Dissolved Oxygen as an Indicator of Water Quality

In 1900, the United States was primarily an agrarian society, with the majority of the population living in rural areas (Figure 2-2). In the 1920s and 1930s, a combination of population growth, the Great Depression, and the rise of urban industries with the increased employment opportunities they afforded caused the rural/urban population balance to shift in favor of cities. The increasing volumes of wastewater generated by this influx of people soon overwhelmed the primary treatment capacity of POTWs, many of which had been underdesigned from the start. Consequently, the modest water quality gains achieved in many cities by primary treatment technology were soon overwhelmed by greater volumes of sewage.

Water quality conditions grew so bad in New York Harbor that in 1906 the state legislature created the Metropolitan Sewerage Commission of New York City for the purpose of studying and dealing with the effects of municipal water pollution. Of

Figure 2-2 Population in the United States organized by urban and rural components from 1900 to 1990. Source: U.S. Census Bureau, Population Division (USCB, 2000).

immediate concern was the decline of fish and shellfish catches. The Commission concluded that a lack of oxygen in the water was the reason, and two years later, the group initiated what is now one of the longest-running water quality monitoring programs in the world. Sampling proved them right, and in 1911, the Commission set 70 percent oxygen saturation as their criterion for defining polluted waters (Cleary, 1978).

The need for adequate dissolved oxygen for aquatic respiration was well known in the late 1800s. Scientists at that time, however, were just learning about the element's critical role in the decomposition of organic matter into simple, stable end products such as carbon dioxide, water, phosphate, and nitrate (Figure 2-3). In natural waters, this process occurs when leaves, bark, dead plants and animals, and other natural carbon-based materials are eaten by bacteria, fungi, and insects. The population of these organisms rises and falls according to the amount of food available. Importantly, because the organisms are aerobic creatures, they require oxygen to breathe and carry on the task of decomposition. In addition to the carbon cycle of production and decomposition, the nitrogen cycle also influences DO through a series of sequential reactions wherein organic nitrogen compounds are hydrolyzed into ammonia and ammonia is oxidized to nitrite and nitrate (nitrification) by autotrophic nitrifying bacteria, with DO consumed as part of these sequential reactions.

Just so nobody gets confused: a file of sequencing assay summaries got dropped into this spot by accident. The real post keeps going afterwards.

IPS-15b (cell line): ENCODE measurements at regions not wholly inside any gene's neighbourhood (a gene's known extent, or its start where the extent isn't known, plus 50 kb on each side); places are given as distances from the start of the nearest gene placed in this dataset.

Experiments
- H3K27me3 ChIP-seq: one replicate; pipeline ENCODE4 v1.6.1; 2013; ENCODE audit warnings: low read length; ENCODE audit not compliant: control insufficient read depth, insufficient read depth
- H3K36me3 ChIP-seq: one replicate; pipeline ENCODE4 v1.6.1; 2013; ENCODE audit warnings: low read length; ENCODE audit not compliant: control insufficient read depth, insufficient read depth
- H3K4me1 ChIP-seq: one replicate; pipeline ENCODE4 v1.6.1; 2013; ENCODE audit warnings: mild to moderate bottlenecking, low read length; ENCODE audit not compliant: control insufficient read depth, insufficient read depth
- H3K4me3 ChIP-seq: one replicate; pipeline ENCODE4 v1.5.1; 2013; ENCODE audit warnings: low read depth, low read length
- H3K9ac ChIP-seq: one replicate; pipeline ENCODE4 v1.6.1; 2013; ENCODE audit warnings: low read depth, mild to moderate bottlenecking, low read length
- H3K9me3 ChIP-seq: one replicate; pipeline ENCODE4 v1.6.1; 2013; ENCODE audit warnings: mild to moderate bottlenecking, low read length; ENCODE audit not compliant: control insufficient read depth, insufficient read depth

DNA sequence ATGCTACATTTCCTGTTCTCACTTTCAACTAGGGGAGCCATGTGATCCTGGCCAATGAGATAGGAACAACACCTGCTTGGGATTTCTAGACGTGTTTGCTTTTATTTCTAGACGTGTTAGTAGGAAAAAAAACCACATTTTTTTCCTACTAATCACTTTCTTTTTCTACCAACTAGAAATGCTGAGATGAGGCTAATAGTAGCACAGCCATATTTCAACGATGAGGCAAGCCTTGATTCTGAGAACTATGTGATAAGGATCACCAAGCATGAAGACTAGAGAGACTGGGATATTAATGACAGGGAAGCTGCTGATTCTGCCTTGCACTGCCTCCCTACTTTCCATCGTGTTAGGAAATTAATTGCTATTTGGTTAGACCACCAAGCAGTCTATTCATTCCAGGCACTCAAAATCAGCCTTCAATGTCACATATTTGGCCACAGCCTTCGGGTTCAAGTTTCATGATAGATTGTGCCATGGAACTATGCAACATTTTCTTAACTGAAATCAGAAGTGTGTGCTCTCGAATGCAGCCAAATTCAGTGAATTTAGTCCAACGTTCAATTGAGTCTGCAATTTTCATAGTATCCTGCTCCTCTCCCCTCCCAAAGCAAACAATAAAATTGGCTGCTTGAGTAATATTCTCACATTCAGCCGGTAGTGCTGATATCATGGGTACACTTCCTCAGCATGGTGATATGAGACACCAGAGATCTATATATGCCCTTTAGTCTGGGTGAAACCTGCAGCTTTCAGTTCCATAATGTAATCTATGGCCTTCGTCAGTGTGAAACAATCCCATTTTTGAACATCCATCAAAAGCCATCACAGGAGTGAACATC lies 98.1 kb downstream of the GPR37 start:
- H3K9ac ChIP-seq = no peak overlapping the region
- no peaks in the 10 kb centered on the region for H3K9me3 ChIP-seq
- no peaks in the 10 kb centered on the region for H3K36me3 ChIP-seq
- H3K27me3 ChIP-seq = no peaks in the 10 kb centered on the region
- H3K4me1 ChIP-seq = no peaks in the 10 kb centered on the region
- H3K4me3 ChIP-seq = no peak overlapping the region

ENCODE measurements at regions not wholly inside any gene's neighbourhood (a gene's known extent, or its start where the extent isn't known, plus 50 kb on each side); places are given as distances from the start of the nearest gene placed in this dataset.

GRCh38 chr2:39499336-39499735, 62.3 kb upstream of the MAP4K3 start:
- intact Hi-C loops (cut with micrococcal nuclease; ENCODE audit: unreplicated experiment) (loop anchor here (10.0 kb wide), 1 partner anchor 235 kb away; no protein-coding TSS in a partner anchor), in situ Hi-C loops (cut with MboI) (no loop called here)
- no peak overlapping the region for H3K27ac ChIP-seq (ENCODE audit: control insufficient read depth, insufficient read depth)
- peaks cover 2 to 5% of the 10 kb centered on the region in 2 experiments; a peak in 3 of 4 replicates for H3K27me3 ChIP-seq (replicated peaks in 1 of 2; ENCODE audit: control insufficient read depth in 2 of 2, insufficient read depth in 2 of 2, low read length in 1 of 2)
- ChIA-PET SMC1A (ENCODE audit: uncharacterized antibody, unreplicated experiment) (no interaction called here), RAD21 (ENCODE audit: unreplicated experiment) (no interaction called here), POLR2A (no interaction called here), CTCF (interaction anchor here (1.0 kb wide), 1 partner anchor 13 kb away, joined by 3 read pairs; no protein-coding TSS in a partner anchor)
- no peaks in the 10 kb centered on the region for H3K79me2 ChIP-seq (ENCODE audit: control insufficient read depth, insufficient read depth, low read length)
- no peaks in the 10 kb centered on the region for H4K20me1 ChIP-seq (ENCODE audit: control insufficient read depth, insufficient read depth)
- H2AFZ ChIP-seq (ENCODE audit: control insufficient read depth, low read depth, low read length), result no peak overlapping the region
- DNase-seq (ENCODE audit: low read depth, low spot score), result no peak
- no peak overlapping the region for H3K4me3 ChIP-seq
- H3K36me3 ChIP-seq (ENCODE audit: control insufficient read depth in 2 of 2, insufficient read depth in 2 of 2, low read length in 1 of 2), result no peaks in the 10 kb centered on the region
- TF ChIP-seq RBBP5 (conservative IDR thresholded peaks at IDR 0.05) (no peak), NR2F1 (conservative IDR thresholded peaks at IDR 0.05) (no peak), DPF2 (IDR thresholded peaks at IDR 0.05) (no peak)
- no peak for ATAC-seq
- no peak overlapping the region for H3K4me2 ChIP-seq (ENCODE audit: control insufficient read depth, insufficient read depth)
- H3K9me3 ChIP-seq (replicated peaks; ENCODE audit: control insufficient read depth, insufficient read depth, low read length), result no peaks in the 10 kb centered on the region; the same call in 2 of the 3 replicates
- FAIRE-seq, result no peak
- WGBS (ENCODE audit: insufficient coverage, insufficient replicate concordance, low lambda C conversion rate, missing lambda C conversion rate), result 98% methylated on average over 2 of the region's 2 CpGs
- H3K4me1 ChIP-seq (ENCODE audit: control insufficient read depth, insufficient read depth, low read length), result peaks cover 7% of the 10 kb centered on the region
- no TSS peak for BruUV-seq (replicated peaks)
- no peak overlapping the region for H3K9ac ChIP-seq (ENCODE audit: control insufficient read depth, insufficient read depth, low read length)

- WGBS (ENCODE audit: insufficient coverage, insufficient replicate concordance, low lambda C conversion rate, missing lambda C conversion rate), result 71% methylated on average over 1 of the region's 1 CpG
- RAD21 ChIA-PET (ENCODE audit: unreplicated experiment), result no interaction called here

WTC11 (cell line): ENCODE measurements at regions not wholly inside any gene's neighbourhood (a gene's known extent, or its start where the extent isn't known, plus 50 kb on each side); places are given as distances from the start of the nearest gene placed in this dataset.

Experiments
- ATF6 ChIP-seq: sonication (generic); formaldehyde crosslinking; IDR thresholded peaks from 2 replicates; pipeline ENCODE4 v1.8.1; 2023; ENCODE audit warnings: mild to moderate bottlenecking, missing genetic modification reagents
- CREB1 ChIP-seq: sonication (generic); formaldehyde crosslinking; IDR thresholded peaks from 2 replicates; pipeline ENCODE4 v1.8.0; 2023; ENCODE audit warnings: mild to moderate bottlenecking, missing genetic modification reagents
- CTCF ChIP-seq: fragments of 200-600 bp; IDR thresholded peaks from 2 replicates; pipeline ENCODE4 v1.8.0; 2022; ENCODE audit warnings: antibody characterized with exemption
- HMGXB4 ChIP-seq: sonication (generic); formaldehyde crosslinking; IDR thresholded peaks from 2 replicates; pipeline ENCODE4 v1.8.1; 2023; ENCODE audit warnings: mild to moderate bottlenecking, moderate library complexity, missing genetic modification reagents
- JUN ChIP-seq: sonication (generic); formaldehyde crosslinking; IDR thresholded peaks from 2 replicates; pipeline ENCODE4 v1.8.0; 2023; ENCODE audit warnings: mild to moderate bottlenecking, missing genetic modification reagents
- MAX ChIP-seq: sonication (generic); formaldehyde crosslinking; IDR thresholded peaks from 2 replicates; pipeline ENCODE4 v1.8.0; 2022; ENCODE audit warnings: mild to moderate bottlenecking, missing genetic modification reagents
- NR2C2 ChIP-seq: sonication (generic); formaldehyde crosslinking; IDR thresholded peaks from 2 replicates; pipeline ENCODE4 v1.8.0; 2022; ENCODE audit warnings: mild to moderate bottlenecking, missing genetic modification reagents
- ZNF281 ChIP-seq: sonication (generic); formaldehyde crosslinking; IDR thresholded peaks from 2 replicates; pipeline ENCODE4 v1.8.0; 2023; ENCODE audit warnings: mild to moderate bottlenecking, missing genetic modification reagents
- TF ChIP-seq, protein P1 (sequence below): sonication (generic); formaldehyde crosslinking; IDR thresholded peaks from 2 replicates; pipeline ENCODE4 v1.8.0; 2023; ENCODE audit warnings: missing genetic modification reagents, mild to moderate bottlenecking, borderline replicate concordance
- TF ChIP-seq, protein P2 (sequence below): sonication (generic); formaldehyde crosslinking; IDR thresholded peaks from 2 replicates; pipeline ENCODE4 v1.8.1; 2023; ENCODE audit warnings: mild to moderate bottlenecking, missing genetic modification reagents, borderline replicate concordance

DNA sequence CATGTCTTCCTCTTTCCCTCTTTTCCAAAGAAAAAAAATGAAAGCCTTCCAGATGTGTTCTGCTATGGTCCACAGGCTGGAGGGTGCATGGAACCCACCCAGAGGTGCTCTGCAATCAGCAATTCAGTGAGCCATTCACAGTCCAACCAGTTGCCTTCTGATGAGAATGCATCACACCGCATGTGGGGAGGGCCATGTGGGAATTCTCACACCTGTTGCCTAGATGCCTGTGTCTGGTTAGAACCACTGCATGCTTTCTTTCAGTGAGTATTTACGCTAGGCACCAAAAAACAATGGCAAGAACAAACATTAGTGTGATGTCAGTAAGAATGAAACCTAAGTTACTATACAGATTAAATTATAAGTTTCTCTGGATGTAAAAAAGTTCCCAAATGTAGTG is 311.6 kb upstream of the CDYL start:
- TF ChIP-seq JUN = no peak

The amount of oxygen water can hold at any one time is limited, however, by the saturation concentration of oxygen. The saturating amount of oxygen gas from the atmosphere that can be dissolved in water is limited by water temperature, salt content, and pressure (elevation above sea level). In a sense, then, all the aerobic aquatic life in a waterbody is in competition for that limited amount of oxygen. In natural streams, there are usually no losers because dissolved oxygen is continuously replenished from the atmosphere at about the same rate at which it is used up by aquatic organisms. A problem arises, however, when large amounts of organic material from sew-

Carbohydrate

Carbohydrate

Carbon dioxide (C02) Water (HaO)

Carbon dioxide (C02) Water (HaO)

(NH3) Nitrite (N02; Proteins —> Amino acids Sulfate (S04)

Phosphate (P04)

Nitrate (NO3)

Figure 2-3 General forms of reactions involving the breakdown of carbonaceous and nitrogenous organic matter. Source: Dunne and Leopold, 1978.

age or other pollution sources enter the water and the decomposer population (especially bacteria) explodes in response. These organisms have the potential to lower, or even completely exhaust, oxygen in the water. When this occurs, life that depends on the presence of oxygen (aerobic) in the waterbody dies or, where possible, the biota moves on to waters with higher oxygen levels.

In the absence of oxygen in water, anaerobic bacteria further break down organic matter. These organisms obtain energy from oxygen bound into other substances such as sulfate compounds. Anaerobic processes are much slower than aerobic decomposition, however, and their end products, such as hydrogen sulfide, are usually noxious.

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